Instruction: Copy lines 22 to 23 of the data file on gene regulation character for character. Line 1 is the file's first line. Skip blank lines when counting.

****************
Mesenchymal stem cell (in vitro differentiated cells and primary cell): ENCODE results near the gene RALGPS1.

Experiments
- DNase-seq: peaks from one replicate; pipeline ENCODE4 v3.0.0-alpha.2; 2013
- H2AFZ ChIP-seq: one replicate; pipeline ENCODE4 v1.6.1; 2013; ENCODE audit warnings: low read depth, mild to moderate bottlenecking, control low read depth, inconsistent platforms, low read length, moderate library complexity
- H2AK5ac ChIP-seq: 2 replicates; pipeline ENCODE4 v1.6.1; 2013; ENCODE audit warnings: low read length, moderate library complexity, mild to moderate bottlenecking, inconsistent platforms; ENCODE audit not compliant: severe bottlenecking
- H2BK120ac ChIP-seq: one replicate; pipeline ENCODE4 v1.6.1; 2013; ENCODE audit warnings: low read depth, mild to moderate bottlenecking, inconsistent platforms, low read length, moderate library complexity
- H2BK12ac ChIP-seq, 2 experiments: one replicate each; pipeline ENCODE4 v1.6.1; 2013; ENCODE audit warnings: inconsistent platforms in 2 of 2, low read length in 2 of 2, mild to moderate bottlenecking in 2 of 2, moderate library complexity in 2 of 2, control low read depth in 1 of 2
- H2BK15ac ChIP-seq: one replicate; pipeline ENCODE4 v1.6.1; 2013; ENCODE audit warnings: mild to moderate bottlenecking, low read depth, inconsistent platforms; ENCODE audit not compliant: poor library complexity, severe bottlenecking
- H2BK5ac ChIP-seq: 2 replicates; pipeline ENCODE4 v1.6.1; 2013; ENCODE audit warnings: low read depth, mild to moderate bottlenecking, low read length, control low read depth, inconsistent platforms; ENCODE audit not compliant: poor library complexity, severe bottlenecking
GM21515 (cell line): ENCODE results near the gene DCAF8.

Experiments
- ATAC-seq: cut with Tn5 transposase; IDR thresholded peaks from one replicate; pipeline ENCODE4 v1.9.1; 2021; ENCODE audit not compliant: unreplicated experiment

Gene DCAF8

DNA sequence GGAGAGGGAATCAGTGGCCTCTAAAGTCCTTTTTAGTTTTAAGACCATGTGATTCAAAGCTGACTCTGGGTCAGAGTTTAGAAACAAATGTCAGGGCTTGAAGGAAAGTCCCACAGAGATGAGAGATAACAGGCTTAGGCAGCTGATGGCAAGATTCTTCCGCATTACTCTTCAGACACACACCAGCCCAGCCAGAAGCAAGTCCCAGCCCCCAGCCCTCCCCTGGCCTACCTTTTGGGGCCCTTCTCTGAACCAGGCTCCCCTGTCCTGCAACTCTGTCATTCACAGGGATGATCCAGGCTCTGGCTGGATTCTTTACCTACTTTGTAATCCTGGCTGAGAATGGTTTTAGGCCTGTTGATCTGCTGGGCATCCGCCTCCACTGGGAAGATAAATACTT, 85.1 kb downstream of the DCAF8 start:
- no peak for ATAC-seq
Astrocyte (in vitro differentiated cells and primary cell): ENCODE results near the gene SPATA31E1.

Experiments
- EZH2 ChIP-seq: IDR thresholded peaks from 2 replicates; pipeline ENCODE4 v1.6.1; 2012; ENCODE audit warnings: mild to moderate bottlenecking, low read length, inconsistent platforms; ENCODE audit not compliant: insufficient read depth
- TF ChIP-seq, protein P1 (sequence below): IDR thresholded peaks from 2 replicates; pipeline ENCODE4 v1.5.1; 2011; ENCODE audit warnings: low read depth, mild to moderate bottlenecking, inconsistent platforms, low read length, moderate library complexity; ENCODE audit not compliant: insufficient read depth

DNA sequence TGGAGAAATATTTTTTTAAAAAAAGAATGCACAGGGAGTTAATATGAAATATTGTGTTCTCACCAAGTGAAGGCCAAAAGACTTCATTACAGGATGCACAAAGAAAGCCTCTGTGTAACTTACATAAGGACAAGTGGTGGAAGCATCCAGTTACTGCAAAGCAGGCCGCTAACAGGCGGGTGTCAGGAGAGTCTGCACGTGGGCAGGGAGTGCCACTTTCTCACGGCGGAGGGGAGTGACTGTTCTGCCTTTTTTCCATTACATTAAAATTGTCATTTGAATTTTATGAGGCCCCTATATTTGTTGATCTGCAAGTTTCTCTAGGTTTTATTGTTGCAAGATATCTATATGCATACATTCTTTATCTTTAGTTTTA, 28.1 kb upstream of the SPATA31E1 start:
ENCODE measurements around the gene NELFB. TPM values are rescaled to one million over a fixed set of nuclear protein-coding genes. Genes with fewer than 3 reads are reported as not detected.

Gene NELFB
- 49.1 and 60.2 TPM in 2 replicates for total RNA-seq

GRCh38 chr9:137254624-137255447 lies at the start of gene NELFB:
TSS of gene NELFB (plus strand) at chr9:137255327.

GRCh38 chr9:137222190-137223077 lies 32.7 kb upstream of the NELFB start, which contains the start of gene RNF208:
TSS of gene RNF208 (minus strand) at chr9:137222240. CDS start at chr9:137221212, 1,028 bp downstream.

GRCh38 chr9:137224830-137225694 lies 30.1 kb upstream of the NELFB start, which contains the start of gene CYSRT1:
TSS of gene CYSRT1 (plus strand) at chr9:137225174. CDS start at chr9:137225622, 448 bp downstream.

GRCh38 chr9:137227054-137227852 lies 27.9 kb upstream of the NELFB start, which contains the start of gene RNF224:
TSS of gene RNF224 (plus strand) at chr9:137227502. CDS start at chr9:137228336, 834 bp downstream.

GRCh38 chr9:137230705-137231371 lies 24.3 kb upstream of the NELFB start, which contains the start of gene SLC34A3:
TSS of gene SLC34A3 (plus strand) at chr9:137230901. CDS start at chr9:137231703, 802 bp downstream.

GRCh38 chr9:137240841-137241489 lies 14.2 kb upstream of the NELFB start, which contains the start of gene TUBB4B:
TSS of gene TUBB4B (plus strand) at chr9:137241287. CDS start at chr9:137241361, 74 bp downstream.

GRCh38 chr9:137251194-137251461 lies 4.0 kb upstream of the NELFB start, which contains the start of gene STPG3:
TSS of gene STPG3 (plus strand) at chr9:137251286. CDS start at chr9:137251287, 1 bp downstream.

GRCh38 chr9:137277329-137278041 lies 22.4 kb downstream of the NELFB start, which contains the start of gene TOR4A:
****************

Gene NELFB
- 49.1 and 60.2 TPM in 2 replicates for total RNA-seq